United States: Early Views On The US Energy And Infrastructure Sectors Under A Trump Administration

Energy and infrastructure policy was as at the forefront of the presidential election discussion and has continued to be highlighted as a focus for the Trump administration. Here, we take an early look at how a Trump administration could affect the US energy and infrastructure sectors.


  • The current renewable energy industry continues to rely on tax credits for growth. The Production Tax Credit (PTC) is primarily utilized by the wind energy industry, while the Investment Tax Credit (ITC) is utilized by investors in both wind and solar. Predictability for these tax credits has been critical for future investment – for example, investment in wind has historically significantly slowed in past periods leading up to an expiration date.
  • The FY16 Omnibus Appropriations Bill passed in December 2015 included the extension, step-down and, ultimately, phase-out of both the ITC and the PTC. Despite the phase-out, the renewal of the ITC and PTC programs is expected to spur new investment into the 2020s.
  • The advent of the new administration, at a minimum, plays a role in creating a degree of uncertainty around the previously assumed stability of the tax credits. While Congress has the power to repeal the credits, including as part of a comprehensive tax reform which has been discussed by Trump, there are many factors that make major changes to the tax credits unlikely.
  • Over the past eight years, wind turbines and solar panels have begun moving into states held by GOP politicians, lending renewable energy increasing bipartisan support in key geographic areas of the country.
  • In 2008, just 12 US House Republicans represented districts where utility-scale solar facilities are located; in 2016, the number has risen to 89.1 In that same time span, the number of House Republicans with utility-level wind power facilities in their districts increased from 34 to 67.2
  • In terms of the production capacity of wind power, the top states in 2015 were Texas, Iowa, California and Oklahoma. The states opening the greatest number of wind power facilities between 2008 and December 2015 were Texas and Iowa (opening 74 and 60 wind facilities, respectively).4 Since 2008, North Carolina has opened 281 solar-power facilities, second only to California.5 In terms of state-by-state representation, Republican senators now represent approximately half of the top wind energy states and half of the top solar energy states.6
  • There are, of course, Republicans and Republican organizations that oppose credits as an unfair subsidy. And while Trump himself has been a vocal opponent of President Obama's executive actions on climate, Trump did not openly oppose the tax credits and even supported the wind credit, as phased out over the next years.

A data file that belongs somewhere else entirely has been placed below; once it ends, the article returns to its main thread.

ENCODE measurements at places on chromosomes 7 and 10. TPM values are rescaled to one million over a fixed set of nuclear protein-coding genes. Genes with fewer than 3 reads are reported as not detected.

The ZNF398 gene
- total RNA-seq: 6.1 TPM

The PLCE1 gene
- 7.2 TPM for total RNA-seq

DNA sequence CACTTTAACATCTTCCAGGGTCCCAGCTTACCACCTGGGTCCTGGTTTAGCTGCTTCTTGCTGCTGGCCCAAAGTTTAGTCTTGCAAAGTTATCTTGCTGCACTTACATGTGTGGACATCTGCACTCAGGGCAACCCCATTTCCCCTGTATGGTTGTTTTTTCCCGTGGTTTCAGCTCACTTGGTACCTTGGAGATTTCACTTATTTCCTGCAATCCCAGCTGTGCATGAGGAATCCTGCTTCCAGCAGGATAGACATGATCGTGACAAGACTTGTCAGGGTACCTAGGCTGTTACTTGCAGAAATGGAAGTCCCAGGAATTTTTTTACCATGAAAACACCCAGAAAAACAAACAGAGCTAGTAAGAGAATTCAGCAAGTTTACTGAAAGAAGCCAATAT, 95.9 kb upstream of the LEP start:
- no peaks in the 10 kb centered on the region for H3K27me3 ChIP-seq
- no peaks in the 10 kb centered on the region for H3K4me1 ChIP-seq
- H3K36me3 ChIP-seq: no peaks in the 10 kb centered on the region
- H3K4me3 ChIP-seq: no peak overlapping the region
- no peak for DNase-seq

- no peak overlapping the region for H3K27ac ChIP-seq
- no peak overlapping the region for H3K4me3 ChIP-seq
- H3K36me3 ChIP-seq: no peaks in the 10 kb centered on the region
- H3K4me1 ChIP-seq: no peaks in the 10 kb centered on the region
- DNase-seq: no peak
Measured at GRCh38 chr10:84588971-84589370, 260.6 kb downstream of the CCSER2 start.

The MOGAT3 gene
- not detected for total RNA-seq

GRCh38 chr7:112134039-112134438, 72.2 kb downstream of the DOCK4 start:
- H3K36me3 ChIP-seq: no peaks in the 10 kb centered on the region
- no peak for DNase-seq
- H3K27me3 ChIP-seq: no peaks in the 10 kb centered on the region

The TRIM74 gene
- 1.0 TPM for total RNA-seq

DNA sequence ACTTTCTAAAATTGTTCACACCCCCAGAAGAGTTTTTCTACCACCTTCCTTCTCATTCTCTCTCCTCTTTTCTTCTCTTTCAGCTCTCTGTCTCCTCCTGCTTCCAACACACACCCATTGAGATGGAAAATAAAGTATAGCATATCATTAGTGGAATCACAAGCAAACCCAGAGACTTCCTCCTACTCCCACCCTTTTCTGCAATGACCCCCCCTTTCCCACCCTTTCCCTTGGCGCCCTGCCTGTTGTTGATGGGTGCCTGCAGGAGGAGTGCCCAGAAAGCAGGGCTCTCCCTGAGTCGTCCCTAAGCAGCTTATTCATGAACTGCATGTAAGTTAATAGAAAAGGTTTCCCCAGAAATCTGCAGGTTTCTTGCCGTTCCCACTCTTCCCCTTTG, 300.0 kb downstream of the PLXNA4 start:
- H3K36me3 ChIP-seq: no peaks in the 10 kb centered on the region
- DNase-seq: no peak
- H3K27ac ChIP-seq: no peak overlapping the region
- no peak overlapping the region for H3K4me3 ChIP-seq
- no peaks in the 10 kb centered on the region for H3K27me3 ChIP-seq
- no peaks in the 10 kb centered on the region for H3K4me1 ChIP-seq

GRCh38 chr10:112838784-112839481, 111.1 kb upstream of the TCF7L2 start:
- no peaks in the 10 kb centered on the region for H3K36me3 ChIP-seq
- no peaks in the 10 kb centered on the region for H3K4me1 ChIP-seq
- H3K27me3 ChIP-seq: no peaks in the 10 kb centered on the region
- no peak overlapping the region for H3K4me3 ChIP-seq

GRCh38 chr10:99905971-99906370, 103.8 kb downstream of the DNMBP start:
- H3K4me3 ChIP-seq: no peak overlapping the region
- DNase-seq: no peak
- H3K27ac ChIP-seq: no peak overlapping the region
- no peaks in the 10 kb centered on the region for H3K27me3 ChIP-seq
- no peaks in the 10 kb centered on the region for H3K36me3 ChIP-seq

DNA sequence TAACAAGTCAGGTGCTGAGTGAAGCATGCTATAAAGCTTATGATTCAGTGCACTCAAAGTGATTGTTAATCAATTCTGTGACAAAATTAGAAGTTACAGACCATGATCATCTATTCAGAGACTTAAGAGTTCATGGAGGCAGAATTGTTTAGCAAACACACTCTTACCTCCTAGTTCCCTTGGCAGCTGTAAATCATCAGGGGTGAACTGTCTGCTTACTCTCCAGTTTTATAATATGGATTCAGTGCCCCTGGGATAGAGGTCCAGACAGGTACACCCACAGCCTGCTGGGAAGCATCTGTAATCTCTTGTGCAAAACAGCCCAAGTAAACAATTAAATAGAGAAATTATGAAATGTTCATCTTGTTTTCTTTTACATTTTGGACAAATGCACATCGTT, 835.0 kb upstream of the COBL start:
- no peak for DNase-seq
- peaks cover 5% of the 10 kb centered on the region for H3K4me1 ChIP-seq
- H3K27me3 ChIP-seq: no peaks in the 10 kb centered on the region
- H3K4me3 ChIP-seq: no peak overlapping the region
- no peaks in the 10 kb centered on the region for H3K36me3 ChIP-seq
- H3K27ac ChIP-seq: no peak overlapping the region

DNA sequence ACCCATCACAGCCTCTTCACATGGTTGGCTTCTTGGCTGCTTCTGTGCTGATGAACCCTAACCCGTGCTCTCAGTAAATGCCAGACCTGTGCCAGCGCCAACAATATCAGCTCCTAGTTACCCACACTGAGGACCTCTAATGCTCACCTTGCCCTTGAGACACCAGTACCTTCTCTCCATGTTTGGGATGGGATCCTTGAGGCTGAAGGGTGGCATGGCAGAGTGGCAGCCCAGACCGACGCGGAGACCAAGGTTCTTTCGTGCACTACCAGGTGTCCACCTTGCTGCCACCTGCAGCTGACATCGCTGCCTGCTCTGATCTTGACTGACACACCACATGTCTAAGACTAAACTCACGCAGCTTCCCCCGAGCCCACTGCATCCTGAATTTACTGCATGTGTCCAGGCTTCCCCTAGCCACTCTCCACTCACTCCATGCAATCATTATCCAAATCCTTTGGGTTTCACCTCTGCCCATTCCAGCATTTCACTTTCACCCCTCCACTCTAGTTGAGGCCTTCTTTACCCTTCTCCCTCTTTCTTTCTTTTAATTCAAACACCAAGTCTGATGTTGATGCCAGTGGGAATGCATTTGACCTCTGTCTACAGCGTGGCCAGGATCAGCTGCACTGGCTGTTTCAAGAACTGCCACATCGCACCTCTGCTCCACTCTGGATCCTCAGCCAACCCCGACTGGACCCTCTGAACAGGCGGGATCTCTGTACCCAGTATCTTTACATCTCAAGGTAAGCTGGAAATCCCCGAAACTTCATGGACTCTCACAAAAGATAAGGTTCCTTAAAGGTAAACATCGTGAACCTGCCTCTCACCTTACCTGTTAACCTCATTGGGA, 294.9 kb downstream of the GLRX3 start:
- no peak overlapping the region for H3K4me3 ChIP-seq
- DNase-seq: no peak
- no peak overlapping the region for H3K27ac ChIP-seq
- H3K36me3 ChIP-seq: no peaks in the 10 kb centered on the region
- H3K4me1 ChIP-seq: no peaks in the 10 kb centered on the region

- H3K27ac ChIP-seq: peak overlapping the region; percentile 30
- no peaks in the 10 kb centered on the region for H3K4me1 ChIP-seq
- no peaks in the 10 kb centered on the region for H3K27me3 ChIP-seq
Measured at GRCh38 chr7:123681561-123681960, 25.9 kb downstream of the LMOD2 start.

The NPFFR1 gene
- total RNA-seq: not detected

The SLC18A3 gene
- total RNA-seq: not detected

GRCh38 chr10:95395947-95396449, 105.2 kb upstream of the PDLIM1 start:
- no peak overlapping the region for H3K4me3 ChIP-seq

• On balance, the changeover of agency control at the IRS and Treasury could be more likely to have an effect on the ITC and PTC. Treasury and IRS have the ability to affect the implementation of the credits, by issuing guidance on their use. However, these changes in guidance cannot alone repeal the credits.
  • Another potentially powerful factor to consider is the effect of Trump slashing corporate tax rates from 35% to 15%. If corporations have a drastically lower overall tax liability, there could be less need for corporations to engage in tax-equity investments to round up offsetting credits. While, in the past, demand for tax-equity outpaced supply, the tax-equity investment market in renewable energy could lose momentum at a time when wind and solar projects are expected to require approximately $56.2 billion over the next four years.7 Those in the industry expect that demand will not fall so much that tax-equity will run dry, but investors should keep an eye on this space.

Oil, Gas and Coal – Outlook

  • Throughout his campaign, Trump has promised to "unleash America's $50 trillion in untapped shale, oil and natural gas reserves."8 However, Trump's energy plan by itself may not have the ability to achieve this goal. In the current economic climate, many oil and gas companies have slowed down on new drilling activity because there is already a glut of supply brought on by the shale revolution. Last year, the US produced its highest average of oil per day since 1972, doubling the 2008 average.9 Crude prices hit a low of $26.21 a barrel in New York in early February.10  Continued increases in production resulting from a Trump plan to further lift regulations on the oil and gas industries could have the effect of driving prices down. Additionally, any changes in US policy will need to be viewed in light of macroeconomic forces such as the recent OPEC decision to reduce production.
  • It also has not necessarily been clear that production activity was significantly affected by environmental regulations. Oil and gas companies have in many cases scrapped significant projects because of the low price of oil rather than burdensome regulation. Investment is expected to increase only as it becomes commercially attractive again, whether or not environmental rules and regulations have been nullified.